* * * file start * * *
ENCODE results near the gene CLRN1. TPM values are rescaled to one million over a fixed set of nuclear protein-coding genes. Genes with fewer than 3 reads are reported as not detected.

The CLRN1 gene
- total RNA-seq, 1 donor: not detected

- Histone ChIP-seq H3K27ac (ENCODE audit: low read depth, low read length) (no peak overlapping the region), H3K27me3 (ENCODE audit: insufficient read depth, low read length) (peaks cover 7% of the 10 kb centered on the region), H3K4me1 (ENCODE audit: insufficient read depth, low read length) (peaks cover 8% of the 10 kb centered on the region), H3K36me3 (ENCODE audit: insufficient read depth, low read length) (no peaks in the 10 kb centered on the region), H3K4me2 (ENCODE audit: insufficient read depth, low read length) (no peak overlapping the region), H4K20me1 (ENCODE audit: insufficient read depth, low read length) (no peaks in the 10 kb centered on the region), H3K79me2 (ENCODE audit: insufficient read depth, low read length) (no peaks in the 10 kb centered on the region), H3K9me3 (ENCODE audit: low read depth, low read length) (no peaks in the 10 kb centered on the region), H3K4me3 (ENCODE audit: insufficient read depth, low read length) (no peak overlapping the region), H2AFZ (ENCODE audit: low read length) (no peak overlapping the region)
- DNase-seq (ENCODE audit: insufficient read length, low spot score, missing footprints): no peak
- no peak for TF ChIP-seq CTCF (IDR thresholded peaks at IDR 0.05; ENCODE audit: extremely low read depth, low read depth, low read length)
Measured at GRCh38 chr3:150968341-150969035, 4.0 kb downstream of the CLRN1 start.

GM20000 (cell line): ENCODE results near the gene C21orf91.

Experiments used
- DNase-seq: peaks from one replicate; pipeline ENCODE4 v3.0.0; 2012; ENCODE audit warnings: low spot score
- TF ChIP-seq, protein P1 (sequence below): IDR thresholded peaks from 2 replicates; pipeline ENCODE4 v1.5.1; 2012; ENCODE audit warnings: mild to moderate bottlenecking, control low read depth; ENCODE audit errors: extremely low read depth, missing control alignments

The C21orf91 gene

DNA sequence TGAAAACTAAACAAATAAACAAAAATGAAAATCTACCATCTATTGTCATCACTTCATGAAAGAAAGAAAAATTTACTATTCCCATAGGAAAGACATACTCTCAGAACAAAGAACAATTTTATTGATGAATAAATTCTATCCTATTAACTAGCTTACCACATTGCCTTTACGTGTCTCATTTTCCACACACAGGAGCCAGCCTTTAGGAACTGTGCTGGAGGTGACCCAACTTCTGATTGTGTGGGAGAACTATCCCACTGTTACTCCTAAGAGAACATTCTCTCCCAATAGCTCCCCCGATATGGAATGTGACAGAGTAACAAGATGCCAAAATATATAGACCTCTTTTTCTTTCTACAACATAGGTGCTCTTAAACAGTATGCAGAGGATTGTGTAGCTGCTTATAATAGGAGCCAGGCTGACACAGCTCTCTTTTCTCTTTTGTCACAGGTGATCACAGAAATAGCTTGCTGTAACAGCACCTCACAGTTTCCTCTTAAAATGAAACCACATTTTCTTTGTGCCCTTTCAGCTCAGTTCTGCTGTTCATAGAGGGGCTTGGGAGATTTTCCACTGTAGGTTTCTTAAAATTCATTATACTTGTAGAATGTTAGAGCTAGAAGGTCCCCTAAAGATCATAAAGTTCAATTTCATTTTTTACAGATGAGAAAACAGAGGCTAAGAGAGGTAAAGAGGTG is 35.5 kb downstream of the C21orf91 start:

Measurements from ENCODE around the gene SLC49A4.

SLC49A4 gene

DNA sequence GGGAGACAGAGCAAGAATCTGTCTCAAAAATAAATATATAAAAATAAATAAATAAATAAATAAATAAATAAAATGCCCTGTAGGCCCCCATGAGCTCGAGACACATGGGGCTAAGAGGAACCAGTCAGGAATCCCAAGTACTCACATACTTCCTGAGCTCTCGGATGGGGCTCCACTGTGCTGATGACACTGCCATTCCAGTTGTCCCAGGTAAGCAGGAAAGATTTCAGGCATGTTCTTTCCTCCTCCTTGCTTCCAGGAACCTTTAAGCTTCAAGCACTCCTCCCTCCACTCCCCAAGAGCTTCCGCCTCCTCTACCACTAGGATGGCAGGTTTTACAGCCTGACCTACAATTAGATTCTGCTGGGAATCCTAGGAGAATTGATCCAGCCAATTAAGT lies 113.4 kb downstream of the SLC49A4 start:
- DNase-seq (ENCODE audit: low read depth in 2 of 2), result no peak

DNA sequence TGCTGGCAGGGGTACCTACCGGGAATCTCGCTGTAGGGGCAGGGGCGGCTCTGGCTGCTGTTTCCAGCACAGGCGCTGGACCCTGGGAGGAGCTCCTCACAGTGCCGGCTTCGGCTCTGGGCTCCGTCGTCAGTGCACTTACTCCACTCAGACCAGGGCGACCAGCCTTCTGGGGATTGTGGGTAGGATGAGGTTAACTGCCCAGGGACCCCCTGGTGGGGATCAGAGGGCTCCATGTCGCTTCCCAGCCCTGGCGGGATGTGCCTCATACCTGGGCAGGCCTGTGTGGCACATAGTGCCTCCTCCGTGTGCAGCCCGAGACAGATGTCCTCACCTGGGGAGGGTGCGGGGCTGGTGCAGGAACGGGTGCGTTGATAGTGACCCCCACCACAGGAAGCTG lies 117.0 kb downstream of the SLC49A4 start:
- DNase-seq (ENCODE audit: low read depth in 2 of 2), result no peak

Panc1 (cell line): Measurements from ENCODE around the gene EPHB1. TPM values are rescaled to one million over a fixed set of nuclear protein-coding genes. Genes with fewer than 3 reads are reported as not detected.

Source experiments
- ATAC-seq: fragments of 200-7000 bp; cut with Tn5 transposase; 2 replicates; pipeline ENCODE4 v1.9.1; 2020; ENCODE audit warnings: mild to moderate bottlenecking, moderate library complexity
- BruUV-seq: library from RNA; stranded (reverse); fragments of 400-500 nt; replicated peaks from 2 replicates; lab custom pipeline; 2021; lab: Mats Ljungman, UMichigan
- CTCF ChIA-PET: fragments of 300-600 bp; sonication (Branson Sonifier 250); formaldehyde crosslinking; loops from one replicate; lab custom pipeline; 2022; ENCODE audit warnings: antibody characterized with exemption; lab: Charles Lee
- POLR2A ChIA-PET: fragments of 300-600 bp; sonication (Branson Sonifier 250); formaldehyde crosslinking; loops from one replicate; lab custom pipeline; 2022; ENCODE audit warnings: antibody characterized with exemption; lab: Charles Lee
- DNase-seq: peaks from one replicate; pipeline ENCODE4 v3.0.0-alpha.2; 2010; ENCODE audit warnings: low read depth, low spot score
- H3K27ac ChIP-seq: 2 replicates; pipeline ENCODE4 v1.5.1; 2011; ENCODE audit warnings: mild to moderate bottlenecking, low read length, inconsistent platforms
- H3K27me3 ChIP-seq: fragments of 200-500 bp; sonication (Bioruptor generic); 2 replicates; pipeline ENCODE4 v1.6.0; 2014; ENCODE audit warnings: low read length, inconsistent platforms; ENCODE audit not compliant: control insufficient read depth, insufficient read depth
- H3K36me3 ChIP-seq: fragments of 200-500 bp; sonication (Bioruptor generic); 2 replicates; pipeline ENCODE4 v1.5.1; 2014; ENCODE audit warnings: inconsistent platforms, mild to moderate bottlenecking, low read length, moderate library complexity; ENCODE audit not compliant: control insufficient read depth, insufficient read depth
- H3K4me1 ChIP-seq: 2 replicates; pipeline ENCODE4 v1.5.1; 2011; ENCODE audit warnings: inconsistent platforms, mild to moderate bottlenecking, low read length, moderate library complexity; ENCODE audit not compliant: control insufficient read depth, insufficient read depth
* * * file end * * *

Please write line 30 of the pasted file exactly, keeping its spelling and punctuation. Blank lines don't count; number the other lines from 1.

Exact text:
- H3K4me1 ChIP-seq: 2 replicates; pipeline ENCODE4 v1.5.1; 2011; ENCODE audit warnings: inconsistent platforms, mild to moderate bottlenecking, low read length, moderate library complexity; ENCODE audit not compliant: control insufficient read depth, insufficient read depth